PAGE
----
Are Web Apps An Insult To Users?

Web apps vs. native apps for mobile — this appears to be what everybody is talking about these days.

I think native apps currently provide the best user experience, don’t you? As a user, given the choice between a web app and native app, which one would you pick? Unless you signed your life away to the web browser, it’s likely going to be the native one.

Still, reasons to develop for the web are there: portability, simpler deployment, perhaps simpler development — all developer reasons.

But ehm, who are we developing sofware for? Ourselves or our users?

Following that logic — aren’t web apps a statement saying to users: we favor ourselves over you?

On the desktop this is not really the case. Over the past decade, web apps have not become popular because of developers; they are convenient for users too: no need to install anything, access from any computer, no (manual) software updates, usually free, data “safely” stored in “the cloud” and easily shared with others. The fact that the user experience is a bit limited is a small price to pay.

On mobile, the story is a little bit different. Every smartphone comes with an application store of some kind from which you can easily install and update applications. Since a phone is a personal device, rarely shared with multiple people, it’s less common that you want to use somebody else’s phone to access your applications — which makes the “login from any computer” pitch less relevant. And mobile apps almost all store their data “in the cloud”. What is left of the web app advantages are developer specific: portability, easy development and deployment.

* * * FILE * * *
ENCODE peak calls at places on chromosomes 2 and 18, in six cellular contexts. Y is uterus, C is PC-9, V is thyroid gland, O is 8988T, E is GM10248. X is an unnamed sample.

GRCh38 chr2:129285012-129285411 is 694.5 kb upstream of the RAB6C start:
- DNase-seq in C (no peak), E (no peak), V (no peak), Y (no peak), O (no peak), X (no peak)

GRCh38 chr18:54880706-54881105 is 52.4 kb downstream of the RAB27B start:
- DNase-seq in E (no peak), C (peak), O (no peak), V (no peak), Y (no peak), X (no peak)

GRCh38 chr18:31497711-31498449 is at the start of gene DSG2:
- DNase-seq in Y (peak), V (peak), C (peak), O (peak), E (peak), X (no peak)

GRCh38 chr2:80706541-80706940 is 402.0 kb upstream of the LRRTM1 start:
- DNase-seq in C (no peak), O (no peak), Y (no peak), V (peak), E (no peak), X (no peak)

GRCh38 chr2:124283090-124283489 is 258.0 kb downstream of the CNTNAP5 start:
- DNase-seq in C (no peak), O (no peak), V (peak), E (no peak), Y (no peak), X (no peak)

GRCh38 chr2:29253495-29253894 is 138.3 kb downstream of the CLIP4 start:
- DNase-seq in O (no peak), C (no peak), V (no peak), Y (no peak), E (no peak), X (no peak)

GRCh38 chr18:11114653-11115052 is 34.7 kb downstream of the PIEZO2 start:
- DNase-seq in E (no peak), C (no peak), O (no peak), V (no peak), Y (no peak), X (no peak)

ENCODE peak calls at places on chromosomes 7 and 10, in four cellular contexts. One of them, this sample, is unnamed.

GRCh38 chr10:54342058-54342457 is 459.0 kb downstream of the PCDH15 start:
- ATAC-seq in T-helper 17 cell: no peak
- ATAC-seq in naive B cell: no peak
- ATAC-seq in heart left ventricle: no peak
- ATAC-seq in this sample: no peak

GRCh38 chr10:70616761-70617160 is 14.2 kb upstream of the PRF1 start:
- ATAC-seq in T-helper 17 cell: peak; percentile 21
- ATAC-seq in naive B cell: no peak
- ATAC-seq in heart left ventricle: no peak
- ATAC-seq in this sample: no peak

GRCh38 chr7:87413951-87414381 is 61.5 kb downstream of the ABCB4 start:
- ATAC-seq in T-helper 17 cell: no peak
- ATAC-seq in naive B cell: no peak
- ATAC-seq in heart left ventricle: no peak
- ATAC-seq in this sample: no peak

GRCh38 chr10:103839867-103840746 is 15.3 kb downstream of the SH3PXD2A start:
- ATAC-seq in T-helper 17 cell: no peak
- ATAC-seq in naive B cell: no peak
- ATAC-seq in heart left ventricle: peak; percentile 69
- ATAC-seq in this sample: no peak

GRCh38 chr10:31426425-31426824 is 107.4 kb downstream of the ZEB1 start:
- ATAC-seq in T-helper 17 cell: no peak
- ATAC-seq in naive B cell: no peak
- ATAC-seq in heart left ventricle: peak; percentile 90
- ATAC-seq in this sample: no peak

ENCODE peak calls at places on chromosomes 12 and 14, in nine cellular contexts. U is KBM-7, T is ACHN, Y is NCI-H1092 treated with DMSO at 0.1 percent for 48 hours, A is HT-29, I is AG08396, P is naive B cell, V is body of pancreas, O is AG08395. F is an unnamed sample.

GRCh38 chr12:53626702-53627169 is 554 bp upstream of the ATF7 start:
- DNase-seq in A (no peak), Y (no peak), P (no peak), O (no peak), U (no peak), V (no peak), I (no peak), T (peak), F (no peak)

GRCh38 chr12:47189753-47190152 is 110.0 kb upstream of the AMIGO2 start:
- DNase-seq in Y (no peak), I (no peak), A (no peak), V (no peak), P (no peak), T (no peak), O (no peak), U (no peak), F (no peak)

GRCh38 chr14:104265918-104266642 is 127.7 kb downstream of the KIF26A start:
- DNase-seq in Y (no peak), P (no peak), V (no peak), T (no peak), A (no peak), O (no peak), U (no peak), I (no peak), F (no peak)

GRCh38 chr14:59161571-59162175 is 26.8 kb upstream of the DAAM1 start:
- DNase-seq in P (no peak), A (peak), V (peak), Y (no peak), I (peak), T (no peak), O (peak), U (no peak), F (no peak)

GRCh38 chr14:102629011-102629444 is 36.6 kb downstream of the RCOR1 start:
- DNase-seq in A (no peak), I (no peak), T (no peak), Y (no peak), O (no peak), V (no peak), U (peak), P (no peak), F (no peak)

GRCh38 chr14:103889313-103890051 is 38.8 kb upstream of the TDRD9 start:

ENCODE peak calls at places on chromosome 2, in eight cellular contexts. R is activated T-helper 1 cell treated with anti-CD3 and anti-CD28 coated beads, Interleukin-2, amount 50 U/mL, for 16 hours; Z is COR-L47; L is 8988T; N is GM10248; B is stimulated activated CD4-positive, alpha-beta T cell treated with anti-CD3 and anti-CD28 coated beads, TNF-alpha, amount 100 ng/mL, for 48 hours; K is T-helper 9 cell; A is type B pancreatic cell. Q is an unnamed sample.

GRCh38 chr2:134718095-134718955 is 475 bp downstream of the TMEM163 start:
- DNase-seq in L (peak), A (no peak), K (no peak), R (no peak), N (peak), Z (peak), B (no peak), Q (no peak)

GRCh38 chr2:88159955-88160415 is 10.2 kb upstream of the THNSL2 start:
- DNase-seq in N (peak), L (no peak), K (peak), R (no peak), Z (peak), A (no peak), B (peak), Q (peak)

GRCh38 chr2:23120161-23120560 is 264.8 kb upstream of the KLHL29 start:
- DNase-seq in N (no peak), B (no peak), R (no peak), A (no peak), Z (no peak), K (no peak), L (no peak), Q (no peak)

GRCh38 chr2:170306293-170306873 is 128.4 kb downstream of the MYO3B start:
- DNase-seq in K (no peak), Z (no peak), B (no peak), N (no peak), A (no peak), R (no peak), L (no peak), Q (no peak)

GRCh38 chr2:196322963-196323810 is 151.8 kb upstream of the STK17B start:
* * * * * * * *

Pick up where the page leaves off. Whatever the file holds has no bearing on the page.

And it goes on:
So, I ask again: is a mobile developer using web technologies choosing himself over the user?

As usual, it’s not that simple.

Let’s say I run a one-person company and I want to build a mobile app. I have three months to go to market. Effectively, I have roughly three options:

  1. Pick one mobile platform, say iPhone, and develop only for it. Advantage: I can focus on a single application and provide the best possible user experience to my users. Disadvantage: my users are going to be only iPhone users — Android, BlackBerry and Windows Phone users will be left in the cold.
  2. Instead of one, I pick multiple platforms, say four, and develop separate apps for all of them. Advantage: I reach a much larger audience with great, custom tailored mobile apps. Disadvantage: the mobile apps will only have about one fourth of the functionality I had planned, because I had to develop every feature four times as code reuse is barely possible.
  3. I develop my mobile application using web technologies. Advantage: I have to implement my app once and it runs on multiple platforms. In addition, my application has all the features I intended to build, because I only had to build them once. Disadvantage: The user experience is worse. The application doesn’t blend in or integrate with the OS.

So, what have we learned?

  1. Reasonable time to market
  2. Flawless user experience
  3. Big reach

Pick any two — a company with limited resources cannot have all three.